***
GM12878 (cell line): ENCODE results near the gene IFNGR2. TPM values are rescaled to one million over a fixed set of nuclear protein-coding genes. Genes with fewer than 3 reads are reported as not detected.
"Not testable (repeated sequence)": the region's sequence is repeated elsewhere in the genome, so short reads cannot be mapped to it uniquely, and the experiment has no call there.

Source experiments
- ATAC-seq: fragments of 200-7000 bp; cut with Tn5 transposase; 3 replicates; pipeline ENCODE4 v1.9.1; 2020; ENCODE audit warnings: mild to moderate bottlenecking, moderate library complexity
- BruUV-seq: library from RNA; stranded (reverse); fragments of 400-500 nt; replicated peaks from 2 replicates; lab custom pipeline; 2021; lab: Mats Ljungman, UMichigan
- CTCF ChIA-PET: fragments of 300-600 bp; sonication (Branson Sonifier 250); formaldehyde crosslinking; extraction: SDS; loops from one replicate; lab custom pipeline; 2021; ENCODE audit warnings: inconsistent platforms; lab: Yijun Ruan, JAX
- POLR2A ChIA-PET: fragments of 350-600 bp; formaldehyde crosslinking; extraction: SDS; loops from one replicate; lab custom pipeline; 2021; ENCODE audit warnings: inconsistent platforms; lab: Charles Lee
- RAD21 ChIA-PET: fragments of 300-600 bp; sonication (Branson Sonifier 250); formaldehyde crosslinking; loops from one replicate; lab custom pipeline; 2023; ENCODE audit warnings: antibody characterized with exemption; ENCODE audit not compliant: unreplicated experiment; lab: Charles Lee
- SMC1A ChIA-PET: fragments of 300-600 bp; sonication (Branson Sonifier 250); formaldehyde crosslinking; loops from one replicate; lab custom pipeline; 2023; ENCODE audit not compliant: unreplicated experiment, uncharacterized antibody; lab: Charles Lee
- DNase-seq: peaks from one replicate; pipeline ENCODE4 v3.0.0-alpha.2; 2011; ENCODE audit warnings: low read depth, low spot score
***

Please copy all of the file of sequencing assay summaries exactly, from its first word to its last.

GM12878 (cell line): ENCODE results near the gene IFNGR2. TPM values are rescaled to one million over a fixed set of nuclear protein-coding genes. Genes with fewer than 3 reads are reported as not detected.
"Not testable (repeated sequence)": the region's sequence is repeated elsewhere in the genome, so short reads cannot be mapped to it uniquely, and the experiment has no call there.

Source experiments
- ATAC-seq: fragments of 200-7000 bp; cut with Tn5 transposase; 3 replicates; pipeline ENCODE4 v1.9.1; 2020; ENCODE audit warnings: mild to moderate bottlenecking, moderate library complexity
- BruUV-seq: library from RNA; stranded (reverse); fragments of 400-500 nt; replicated peaks from 2 replicates; lab custom pipeline; 2021; lab: Mats Ljungman, UMichigan
- CTCF ChIA-PET: fragments of 300-600 bp; sonication (Branson Sonifier 250); formaldehyde crosslinking; extraction: SDS; loops from one replicate; lab custom pipeline; 2021; ENCODE audit warnings: inconsistent platforms; lab: Yijun Ruan, JAX
- POLR2A ChIA-PET: fragments of 350-600 bp; formaldehyde crosslinking; extraction: SDS; loops from one replicate; lab custom pipeline; 2021; ENCODE audit warnings: inconsistent platforms; lab: Charles Lee
- RAD21 ChIA-PET: fragments of 300-600 bp; sonication (Branson Sonifier 250); formaldehyde crosslinking; loops from one replicate; lab custom pipeline; 2023; ENCODE audit warnings: antibody characterized with exemption; ENCODE audit not compliant: unreplicated experiment; lab: Charles Lee
- SMC1A ChIA-PET: fragments of 300-600 bp; sonication (Branson Sonifier 250); formaldehyde crosslinking; loops from one replicate; lab custom pipeline; 2023; ENCODE audit not compliant: unreplicated experiment, uncharacterized antibody; lab: Charles Lee
- DNase-seq: peaks from one replicate; pipeline ENCODE4 v3.0.0-alpha.2; 2011; ENCODE audit warnings: low read depth, low spot score